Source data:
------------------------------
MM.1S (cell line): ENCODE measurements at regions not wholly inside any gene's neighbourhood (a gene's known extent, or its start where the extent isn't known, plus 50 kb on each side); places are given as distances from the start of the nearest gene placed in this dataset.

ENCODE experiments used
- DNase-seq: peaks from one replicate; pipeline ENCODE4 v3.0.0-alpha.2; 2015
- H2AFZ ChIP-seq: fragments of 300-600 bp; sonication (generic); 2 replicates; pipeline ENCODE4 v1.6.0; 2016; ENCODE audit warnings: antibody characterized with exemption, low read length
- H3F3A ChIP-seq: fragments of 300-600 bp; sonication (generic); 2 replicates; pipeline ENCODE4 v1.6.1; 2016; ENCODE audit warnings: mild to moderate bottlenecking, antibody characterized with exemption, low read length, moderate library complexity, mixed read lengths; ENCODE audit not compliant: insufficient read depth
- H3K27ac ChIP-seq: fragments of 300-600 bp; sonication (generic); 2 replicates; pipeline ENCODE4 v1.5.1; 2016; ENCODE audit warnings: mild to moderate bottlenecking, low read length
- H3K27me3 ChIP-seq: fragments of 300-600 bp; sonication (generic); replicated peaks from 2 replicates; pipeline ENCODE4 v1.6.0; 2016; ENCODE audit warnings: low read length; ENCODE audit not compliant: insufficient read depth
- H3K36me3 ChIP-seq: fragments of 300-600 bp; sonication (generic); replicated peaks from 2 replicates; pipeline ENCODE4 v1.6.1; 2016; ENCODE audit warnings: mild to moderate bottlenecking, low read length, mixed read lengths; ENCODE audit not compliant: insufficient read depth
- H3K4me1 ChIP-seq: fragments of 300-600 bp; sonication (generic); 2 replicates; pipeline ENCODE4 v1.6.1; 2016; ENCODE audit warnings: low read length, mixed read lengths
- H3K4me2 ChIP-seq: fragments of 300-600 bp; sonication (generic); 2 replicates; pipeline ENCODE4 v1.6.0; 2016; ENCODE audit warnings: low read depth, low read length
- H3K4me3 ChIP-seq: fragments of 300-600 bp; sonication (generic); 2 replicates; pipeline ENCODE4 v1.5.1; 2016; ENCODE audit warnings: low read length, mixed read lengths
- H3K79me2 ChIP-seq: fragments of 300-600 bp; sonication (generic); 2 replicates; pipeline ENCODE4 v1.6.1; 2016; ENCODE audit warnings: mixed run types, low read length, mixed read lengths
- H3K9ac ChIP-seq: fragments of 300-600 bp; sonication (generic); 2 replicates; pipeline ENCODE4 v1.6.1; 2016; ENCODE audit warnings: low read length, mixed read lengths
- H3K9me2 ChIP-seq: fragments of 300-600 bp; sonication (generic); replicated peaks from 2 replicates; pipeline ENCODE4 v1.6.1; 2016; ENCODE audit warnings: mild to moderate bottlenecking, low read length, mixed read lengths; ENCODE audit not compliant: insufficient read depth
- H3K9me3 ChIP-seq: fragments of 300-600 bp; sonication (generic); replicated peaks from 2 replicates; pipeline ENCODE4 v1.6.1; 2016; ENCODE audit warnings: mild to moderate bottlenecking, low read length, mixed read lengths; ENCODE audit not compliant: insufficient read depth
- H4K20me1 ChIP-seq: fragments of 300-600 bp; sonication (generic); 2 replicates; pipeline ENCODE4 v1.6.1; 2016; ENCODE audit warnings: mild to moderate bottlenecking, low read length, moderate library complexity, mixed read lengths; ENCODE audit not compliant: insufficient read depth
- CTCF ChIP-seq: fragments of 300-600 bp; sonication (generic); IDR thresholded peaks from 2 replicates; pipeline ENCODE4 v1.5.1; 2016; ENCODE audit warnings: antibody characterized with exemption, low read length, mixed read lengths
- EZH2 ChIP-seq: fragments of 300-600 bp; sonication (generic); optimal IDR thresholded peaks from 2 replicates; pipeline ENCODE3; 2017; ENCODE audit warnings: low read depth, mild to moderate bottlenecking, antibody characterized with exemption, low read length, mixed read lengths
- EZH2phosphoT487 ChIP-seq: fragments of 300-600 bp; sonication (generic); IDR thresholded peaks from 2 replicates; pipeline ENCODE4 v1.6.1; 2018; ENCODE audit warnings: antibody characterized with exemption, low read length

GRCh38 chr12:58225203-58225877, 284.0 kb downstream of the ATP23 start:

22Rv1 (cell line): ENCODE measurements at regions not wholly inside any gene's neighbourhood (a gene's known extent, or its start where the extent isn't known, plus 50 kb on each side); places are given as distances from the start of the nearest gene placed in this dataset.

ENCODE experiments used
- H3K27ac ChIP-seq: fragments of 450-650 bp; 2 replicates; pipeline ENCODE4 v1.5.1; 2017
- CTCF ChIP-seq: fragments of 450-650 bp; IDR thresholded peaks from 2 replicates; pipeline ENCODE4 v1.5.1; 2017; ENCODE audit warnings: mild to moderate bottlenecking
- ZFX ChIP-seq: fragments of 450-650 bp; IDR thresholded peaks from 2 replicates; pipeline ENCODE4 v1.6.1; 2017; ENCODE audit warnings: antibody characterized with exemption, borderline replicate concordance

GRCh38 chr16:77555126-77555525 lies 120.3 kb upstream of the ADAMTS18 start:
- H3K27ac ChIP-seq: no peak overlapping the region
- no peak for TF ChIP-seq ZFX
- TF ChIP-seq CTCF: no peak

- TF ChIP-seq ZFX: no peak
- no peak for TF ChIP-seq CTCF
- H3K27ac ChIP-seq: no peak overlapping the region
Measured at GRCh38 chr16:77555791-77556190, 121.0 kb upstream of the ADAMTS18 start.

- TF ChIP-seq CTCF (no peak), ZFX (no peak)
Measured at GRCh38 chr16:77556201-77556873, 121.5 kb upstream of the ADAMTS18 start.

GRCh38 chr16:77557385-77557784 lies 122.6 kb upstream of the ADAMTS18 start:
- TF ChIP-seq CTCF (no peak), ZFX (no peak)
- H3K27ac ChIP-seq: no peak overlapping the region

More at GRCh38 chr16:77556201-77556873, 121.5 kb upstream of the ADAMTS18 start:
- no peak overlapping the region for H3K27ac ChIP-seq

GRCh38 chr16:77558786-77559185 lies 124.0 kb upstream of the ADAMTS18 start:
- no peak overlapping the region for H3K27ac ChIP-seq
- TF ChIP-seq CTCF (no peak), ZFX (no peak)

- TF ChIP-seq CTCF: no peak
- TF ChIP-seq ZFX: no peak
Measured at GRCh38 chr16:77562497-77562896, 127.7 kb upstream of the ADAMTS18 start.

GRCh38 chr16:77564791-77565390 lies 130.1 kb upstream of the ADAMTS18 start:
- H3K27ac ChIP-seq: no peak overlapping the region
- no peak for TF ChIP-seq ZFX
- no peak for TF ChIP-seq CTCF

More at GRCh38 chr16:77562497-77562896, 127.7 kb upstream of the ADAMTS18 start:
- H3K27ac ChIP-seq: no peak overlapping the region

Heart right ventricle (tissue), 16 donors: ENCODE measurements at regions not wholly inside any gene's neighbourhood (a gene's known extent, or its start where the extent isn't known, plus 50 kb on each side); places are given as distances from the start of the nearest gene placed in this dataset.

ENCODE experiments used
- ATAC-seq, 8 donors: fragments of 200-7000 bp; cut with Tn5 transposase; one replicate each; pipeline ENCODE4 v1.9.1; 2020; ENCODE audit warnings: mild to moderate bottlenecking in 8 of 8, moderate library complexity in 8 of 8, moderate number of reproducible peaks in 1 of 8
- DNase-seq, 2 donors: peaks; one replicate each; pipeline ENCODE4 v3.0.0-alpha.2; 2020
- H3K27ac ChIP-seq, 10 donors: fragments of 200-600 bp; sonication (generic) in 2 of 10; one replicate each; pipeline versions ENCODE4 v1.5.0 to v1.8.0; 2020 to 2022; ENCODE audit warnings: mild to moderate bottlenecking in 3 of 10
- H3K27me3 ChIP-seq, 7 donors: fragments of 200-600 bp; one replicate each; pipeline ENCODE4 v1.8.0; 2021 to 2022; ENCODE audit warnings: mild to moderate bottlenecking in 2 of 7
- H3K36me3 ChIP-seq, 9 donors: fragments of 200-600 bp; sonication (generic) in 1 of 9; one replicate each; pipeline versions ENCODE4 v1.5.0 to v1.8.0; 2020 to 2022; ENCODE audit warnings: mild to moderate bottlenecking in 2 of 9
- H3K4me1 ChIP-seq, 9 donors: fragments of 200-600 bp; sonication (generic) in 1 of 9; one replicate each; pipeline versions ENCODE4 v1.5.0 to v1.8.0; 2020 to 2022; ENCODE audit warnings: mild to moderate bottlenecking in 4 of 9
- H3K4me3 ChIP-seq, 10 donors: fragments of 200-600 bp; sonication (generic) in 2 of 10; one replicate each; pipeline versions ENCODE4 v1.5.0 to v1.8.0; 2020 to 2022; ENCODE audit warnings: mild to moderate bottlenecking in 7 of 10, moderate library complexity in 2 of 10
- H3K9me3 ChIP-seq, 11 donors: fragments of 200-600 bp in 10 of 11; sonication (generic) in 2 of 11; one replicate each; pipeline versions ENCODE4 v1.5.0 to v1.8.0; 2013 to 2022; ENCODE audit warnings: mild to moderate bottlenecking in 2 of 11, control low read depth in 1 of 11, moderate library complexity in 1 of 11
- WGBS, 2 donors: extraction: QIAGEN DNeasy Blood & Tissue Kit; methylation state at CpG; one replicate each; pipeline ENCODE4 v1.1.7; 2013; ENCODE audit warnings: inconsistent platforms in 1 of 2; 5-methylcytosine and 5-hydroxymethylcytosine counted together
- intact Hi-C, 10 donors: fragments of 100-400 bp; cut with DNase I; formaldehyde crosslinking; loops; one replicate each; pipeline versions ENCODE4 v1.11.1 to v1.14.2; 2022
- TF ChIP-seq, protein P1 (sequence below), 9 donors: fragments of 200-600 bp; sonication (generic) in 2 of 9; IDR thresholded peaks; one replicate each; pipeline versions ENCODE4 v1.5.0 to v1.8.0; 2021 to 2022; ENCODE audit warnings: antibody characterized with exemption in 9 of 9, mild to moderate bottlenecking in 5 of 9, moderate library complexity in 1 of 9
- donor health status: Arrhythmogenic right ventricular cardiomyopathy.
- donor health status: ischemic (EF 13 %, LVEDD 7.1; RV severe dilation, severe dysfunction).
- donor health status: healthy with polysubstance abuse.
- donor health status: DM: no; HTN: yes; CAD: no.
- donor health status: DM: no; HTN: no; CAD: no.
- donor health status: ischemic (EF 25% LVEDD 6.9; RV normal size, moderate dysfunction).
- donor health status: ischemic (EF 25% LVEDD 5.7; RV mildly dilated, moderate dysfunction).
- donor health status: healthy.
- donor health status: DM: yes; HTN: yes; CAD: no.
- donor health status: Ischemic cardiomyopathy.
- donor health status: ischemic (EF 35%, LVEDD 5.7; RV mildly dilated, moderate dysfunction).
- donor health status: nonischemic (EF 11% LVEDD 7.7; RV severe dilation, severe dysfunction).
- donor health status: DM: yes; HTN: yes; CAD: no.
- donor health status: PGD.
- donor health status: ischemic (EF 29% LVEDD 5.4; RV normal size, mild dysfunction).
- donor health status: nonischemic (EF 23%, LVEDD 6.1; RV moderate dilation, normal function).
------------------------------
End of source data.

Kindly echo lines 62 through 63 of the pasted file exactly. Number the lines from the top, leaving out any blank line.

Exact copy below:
- H3K9me3 ChIP-seq, 11 donors: fragments of 200-600 bp in 10 of 11; sonication (generic) in 2 of 11; one replicate each; pipeline versions ENCODE4 v1.5.0 to v1.8.0; 2013 to 2022; ENCODE audit warnings: mild to moderate bottlenecking in 2 of 11, control low read depth in 1 of 11, moderate library complexity in 1 of 11
- WGBS, 2 donors: extraction: QIAGEN DNeasy Blood & Tissue Kit; methylation state at CpG; one replicate each; pipeline ENCODE4 v1.1.7; 2013; ENCODE audit warnings: inconsistent platforms in 1 of 2; 5-methylcytosine and 5-hydroxymethylcytosine counted together